Hi! You’ve been selected as someone who has interfaced with <Direct Report> on the <Direct Report’s Team Name>. I would greatly appreciate it if you could take a minute to provide some peer feedback, specifically the following questions:* What are the top 3-5 accomplishments they have had in the last few months?* What are the top 2-3 areas of development they should focus on in the next few months?Please return this feedback to me by <Due Date>, thanks!- Josh
I take these populated templates and send an email to the requestees, making sure that their emails are in the BCC line.
I make the
Due Date one week from when I send the request. I send the request for feedback 3 weeks before I plan to have reviews, with the hopes of having the feedback back one week before I do the reviews.
If you did the math there, it doesn’t quite check out. There is a week unaccounted for in between the request date, the due date, and when to have the responses. That is because I assume most people will forget or be late when providing feedback. So, I pad the dates accordingly. I set the original due date a week after I send the request and I send a reminder a week before I hope to have the feedback.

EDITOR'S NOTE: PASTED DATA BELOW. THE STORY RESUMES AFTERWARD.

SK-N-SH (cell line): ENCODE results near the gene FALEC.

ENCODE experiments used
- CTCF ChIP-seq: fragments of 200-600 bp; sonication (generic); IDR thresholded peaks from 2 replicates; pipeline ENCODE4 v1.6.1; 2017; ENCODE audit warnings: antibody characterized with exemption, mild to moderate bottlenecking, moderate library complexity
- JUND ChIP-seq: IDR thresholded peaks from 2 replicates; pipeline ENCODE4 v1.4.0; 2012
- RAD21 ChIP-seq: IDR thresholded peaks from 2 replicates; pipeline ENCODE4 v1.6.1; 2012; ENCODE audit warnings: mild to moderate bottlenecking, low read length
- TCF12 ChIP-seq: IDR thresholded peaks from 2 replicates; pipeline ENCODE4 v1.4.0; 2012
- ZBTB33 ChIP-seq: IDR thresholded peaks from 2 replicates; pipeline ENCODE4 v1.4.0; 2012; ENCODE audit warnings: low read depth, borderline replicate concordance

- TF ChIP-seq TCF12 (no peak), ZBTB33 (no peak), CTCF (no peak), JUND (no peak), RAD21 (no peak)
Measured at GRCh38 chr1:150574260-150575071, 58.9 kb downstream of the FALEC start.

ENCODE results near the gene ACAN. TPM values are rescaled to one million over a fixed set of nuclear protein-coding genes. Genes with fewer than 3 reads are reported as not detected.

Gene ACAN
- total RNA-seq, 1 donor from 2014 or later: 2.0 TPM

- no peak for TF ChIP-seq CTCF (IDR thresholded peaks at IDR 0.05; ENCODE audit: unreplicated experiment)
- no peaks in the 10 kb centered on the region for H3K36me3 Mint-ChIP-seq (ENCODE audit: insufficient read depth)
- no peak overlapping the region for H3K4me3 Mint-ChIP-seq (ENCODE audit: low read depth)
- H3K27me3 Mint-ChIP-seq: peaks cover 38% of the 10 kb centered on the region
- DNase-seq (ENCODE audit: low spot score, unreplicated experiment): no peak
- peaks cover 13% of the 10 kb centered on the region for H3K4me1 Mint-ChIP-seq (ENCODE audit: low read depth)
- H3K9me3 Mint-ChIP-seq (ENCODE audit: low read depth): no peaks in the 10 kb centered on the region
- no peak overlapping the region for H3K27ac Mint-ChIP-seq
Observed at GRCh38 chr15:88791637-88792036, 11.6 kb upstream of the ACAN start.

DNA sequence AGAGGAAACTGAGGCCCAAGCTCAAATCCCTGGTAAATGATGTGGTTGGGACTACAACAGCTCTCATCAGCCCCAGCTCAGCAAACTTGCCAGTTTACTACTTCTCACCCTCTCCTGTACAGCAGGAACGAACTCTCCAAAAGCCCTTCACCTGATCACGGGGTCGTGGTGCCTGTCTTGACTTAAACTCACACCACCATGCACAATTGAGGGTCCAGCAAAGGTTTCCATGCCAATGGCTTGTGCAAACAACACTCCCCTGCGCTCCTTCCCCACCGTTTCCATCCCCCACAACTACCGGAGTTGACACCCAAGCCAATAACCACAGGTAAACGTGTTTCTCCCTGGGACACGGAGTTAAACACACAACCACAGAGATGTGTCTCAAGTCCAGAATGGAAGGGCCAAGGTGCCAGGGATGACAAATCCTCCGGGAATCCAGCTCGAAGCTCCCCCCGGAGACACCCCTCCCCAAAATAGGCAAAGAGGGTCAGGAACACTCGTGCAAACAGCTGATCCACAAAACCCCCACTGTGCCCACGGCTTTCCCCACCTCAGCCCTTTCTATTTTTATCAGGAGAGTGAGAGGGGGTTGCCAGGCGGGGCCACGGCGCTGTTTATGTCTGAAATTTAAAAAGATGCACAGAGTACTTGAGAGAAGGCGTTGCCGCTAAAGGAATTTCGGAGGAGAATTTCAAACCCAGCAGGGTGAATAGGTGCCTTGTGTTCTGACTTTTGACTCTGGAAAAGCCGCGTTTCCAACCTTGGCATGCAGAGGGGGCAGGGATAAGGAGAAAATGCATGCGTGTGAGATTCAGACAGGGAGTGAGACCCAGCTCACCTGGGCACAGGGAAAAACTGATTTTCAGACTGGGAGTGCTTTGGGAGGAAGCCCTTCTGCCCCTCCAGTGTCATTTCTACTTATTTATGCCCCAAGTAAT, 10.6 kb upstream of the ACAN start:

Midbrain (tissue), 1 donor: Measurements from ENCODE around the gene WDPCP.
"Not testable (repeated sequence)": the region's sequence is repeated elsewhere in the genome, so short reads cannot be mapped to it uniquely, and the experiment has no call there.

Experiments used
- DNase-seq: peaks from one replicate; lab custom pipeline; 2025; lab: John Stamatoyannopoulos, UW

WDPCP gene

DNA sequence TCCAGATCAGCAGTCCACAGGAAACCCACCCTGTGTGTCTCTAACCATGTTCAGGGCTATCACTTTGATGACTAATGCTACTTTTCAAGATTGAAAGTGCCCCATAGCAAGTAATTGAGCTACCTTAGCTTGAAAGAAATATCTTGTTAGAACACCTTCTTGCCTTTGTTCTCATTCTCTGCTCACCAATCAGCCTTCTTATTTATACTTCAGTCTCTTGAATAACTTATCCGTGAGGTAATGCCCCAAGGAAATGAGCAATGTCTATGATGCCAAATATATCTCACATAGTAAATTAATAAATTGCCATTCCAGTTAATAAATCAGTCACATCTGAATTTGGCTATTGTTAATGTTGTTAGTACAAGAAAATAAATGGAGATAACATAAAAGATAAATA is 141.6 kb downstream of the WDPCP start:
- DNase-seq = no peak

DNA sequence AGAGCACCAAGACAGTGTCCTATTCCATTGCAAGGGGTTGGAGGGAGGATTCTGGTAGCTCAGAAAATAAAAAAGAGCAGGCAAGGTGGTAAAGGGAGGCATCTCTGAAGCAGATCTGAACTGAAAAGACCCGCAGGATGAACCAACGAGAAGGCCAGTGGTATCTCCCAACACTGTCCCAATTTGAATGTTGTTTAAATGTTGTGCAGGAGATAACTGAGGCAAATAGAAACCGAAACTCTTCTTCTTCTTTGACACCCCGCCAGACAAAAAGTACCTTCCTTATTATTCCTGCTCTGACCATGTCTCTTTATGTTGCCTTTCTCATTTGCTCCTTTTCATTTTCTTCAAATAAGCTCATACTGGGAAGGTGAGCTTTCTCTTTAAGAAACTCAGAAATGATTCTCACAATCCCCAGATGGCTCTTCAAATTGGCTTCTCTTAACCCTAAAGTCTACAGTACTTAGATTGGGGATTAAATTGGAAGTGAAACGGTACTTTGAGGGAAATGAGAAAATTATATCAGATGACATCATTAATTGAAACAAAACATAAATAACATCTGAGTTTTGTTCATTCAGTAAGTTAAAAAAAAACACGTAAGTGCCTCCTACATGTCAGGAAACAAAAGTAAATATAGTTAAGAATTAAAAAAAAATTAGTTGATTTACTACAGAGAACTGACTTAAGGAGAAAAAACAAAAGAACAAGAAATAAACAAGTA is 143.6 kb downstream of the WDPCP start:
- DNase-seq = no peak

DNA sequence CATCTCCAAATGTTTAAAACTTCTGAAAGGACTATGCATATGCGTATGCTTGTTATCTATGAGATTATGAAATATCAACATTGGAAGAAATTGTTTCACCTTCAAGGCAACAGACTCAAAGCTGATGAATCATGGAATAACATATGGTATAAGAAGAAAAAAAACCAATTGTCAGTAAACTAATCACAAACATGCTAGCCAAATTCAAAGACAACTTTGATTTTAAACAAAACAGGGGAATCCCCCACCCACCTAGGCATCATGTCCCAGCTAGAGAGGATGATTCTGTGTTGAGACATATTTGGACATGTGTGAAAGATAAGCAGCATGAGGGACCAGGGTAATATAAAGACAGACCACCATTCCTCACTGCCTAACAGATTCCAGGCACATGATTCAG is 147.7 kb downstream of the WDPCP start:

Here is an overview of the request timeline:
- 3 weeks before the review - Request peer feedback with the due date set in a week
- 2 weeks before the review - Send a reminder to requestees with outstanding feedback to respond within a week
As feedback comes in, I thank the requestee and move the feedback from the emails into the spreadsheet:
A week before conducting the review, I take the feedback for an individual, pseudo anonymize the feedback, place the feedback in said person’s shared review document, and notify them the feedback is available. You don’t need a shared review document, the point is to share the feedback with the report.
During the review, the report and I discuss the feedback. We don’t read through the feedback in the meeting, that should have been done ahead of time. When discussing, we try to find common themes, areas to improve, and celebrate the recognition. Notes and action items, with an assignee, are made as needed.
For some requestees, who are also my report, I recommend they give specific feedback directly to individuals. They’ve already done the hard work of crafting the feedback, share it! It is important to have a culture of direct, constructive, and timely feedback between team members.